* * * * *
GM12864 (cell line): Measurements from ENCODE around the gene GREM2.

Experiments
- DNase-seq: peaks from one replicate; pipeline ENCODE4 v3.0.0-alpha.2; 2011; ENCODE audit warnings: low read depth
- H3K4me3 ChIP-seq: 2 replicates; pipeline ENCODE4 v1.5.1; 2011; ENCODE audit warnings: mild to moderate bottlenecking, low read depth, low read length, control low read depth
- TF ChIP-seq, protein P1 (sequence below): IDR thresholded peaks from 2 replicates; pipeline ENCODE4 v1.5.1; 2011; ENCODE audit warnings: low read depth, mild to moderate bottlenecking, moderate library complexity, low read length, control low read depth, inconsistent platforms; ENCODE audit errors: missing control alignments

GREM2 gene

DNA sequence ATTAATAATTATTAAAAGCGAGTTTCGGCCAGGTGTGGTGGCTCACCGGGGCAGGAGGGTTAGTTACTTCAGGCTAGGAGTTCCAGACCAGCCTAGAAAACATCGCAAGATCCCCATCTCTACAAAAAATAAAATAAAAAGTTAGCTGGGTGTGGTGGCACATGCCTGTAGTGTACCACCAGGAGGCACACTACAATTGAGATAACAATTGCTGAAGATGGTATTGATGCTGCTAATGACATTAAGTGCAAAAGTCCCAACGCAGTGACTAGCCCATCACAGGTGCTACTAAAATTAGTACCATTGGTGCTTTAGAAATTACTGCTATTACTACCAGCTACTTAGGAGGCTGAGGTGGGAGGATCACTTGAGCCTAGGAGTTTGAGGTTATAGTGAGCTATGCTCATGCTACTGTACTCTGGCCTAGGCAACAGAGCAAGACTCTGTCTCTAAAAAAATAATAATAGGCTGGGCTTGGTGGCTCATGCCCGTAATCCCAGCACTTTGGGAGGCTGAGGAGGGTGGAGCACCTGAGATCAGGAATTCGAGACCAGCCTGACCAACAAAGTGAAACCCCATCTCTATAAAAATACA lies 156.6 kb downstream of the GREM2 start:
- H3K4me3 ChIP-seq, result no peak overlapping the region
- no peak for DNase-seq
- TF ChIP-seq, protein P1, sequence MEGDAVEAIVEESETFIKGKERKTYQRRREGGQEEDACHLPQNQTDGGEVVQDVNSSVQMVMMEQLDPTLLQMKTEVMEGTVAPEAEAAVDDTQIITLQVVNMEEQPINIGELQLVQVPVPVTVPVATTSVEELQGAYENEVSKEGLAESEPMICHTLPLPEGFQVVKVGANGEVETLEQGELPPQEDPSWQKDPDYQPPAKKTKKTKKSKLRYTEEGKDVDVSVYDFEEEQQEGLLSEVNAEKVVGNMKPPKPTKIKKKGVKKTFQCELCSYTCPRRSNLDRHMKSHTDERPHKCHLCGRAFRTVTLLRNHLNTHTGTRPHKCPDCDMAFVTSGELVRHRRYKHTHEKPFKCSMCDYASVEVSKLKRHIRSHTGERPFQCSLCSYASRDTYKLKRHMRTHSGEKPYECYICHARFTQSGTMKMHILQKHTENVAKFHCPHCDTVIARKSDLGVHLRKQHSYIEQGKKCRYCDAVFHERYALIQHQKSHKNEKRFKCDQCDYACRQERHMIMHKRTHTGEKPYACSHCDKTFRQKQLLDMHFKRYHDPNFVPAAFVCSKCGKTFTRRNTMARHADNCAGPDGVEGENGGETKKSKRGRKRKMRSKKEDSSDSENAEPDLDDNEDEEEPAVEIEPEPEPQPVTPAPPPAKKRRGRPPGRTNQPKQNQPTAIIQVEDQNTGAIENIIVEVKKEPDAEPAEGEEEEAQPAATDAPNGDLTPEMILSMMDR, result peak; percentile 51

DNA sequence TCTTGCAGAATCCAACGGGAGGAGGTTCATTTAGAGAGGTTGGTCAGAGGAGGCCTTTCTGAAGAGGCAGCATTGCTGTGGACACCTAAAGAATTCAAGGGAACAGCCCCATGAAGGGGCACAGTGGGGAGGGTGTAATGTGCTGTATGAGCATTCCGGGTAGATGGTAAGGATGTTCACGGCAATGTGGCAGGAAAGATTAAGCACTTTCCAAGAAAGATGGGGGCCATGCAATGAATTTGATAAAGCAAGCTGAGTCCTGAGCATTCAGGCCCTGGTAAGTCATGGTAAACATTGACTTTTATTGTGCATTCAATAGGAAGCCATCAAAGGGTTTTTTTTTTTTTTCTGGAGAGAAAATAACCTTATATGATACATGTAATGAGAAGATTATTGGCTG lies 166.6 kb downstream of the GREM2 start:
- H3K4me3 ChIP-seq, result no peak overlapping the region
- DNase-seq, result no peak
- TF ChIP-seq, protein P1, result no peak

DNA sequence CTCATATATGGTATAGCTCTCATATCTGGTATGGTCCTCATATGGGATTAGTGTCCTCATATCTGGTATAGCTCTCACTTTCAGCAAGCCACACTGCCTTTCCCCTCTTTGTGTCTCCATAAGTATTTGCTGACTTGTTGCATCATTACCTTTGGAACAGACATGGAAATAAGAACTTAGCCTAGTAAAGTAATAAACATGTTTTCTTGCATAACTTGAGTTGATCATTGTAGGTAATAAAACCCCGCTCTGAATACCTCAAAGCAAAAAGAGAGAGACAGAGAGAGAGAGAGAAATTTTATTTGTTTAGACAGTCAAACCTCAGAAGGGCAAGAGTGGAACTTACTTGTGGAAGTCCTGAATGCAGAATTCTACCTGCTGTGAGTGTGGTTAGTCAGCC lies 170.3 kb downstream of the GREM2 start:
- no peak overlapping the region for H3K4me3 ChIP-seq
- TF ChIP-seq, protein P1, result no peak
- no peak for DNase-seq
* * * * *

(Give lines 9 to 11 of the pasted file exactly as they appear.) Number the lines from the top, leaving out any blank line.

- no peak for DNase-seq
- TF ChIP-seq, protein P1, sequence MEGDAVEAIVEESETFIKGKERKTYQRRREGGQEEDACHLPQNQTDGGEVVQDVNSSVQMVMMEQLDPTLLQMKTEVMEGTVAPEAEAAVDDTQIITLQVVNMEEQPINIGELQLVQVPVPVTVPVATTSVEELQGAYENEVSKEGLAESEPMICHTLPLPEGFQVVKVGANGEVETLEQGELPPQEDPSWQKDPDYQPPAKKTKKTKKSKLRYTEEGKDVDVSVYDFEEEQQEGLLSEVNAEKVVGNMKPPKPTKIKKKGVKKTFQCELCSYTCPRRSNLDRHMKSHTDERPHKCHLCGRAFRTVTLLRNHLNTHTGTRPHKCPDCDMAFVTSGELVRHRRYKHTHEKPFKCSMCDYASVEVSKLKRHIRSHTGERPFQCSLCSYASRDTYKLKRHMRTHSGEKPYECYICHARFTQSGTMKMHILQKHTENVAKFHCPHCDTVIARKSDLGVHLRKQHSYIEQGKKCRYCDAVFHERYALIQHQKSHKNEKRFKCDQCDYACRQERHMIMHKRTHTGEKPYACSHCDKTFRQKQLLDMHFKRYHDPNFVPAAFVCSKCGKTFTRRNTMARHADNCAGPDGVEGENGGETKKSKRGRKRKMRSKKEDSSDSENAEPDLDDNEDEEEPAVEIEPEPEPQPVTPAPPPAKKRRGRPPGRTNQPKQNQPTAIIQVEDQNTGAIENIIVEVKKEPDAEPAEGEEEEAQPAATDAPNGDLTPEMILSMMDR, result peak; percentile 51

DNA sequence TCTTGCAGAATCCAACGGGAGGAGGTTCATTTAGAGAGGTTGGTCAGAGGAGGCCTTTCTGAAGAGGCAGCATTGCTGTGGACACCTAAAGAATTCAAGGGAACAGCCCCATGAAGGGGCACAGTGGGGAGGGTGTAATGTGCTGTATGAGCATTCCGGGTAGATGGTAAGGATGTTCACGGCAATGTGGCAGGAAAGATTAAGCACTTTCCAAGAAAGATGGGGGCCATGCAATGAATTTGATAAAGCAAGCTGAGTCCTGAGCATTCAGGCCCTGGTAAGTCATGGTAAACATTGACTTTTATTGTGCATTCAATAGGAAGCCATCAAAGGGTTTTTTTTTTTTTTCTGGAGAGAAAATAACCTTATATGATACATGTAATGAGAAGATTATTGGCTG lies 166.6 kb downstream of the GREM2 start: